Thursday, February 28, 2013

The Money Issue

I wanted to call this post "The Money Shot," but thought that would get too many hits for the wrong reasons.  And also, it's not nearly that exciting.

An earlier post of mine referenced that Tom Hanks and Shelley Long movie "The Money Pit," a movie about two crazy people sinking all of their money and their relationship into the renovation of a house, with terrifying and hilarious consequences.  I had mentioned that this project wasn't a money pit, but rather a time pit, since it was pretty much on budget, yet way, way behind schedule.  Well, that's still the case, but we've basically hit our wall.  Yes, we now officially have no money left.  Creditors beware.

I realize I may be overreacting here.  Some people are used to being in debt, whether from credit card bills or IOUs or whatever.  I am used to having a mortgage and some student loans, but I have never not paid a credit card bill in full, and have always been such a good saver. (Some would say I'm downright miserly, although I prefer the term "frugal.")  But this week, we've hit a wall.  And that wall is partially our fault, mostly necessary, and entirely freaking me out.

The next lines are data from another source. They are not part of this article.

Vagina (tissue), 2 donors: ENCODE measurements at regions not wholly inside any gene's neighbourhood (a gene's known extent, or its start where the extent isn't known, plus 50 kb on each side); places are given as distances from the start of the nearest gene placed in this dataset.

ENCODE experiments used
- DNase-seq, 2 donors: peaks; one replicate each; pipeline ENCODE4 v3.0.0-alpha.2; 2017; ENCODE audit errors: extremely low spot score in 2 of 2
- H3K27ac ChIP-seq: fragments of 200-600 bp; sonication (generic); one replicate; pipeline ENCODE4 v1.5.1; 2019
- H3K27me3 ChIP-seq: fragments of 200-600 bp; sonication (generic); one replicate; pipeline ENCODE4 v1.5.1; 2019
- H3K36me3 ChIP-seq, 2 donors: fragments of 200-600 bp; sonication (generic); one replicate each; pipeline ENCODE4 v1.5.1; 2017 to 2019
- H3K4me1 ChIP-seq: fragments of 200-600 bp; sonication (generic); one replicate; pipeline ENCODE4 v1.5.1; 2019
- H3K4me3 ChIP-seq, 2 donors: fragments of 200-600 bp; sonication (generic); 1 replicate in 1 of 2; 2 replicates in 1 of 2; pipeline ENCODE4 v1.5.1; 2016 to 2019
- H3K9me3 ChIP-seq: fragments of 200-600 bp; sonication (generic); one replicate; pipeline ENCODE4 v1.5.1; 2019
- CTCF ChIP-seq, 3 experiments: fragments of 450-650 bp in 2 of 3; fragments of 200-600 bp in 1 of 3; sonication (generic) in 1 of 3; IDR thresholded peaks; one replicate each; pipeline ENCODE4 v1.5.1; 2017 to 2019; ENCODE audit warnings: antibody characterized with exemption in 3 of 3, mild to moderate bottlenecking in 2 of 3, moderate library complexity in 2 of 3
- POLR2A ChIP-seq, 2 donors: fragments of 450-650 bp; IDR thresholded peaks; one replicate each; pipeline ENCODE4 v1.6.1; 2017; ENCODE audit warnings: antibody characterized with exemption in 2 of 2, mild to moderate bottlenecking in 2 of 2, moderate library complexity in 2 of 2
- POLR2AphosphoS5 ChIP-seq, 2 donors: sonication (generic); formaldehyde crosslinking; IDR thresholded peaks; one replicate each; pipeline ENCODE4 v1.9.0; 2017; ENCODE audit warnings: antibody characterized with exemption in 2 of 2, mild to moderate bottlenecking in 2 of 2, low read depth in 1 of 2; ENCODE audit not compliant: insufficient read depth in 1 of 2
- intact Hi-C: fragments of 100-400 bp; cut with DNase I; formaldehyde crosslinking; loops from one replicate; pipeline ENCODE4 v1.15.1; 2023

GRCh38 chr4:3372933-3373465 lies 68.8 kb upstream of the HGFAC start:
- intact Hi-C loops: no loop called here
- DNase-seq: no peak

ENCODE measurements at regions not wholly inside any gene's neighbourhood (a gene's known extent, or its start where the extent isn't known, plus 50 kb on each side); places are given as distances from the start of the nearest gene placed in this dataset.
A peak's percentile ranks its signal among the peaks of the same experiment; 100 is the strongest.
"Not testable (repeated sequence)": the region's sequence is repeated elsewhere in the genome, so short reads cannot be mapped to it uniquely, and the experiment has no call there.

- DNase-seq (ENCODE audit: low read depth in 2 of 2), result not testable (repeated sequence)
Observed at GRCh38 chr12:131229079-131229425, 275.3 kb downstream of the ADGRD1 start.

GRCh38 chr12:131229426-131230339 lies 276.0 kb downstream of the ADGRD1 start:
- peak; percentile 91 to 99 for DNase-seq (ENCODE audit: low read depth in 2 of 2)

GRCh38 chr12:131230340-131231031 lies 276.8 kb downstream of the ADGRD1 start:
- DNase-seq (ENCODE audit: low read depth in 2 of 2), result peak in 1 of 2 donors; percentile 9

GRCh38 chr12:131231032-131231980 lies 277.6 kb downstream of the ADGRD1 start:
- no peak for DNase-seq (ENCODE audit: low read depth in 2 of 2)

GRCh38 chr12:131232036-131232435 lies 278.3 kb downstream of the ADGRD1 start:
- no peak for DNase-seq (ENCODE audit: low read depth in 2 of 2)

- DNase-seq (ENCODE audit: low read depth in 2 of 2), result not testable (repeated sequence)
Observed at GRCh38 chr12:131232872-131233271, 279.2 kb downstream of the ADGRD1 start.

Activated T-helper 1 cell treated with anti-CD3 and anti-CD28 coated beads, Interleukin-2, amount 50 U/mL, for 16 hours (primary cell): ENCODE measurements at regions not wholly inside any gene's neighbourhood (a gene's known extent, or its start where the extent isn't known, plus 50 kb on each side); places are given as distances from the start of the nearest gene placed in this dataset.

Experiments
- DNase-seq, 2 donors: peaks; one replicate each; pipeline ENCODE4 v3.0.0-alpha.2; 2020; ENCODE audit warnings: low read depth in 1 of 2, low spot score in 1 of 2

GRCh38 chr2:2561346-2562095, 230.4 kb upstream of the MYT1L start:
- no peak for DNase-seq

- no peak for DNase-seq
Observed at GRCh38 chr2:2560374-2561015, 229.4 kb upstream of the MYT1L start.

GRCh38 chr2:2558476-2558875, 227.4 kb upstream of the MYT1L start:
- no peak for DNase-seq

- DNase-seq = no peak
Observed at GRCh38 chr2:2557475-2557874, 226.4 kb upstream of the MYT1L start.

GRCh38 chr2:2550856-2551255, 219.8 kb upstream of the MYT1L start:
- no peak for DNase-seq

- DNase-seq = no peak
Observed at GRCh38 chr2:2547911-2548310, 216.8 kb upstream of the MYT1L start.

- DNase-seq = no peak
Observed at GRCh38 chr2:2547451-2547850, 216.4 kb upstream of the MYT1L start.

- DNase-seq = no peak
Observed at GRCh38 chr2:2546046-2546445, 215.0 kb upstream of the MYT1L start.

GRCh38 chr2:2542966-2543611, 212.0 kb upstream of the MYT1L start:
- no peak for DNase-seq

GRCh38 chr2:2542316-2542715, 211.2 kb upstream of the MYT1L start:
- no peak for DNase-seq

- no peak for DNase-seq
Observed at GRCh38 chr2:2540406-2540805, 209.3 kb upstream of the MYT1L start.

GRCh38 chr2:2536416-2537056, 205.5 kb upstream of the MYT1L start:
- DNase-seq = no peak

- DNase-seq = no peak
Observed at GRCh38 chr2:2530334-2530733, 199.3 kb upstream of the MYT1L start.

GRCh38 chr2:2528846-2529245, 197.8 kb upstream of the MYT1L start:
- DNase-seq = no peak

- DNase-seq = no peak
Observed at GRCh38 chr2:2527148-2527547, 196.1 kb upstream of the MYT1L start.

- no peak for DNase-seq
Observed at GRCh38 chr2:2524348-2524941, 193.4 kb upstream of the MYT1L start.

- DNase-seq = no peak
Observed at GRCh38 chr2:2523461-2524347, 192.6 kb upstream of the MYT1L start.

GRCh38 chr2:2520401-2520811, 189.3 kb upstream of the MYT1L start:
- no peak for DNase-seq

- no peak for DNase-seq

You may recall our meeting with the contractor in January where we decided we would be paying for all the remaining materials to ensure reimbursement was still available from our loan before it expired mid-February.  Well, that decision proved worthwhile, because all the materials magically appeared at our doorstep, from tiling to wood flooring to toilets to light fixtures.  What also showed up was a Master Card balance of $24,000, and that was fine because it was balanced off by a reimbursement check for $22,000.  No sweat.  My bank has no brick-and-mortar branches, so any deposits I make have to be made either by mail or by scanning the check in and sending it online.  Well, the limit for the latter method is $3,000, so I had to send it in.  Ten days later, as I'm wondering why the check is not showing up in my account (it usually takes 3-5 days), I get the check returned to me in the mail, along with a letter from my bank telling me that because the check was made out to "Servicez Unlimited and Gregory Wahl" they were unable to deposit it.  "Not a big deal," I think, because I'll just pass this check on to the contractors to pay for services rendered, and ask the bank to make the next check out to me alone.  We owe the contractors about $13,000, so I hand it over and tell them it includes a $9,000+ advance, which should pretty much cover everything else we're going to owe them.  Then I call Patty at the bank, who proceeds to tell me all checks have to be written out to me and the contractor together.  Can she write "or" instead of "and?"  No.  Can she direct deposit the check?  No.  In other words, when the next check, for $14,000, comes in, it'll once again be made out to "Servicez Unlimited and Gregory Wahl," and once again will be undepositable by yours truly.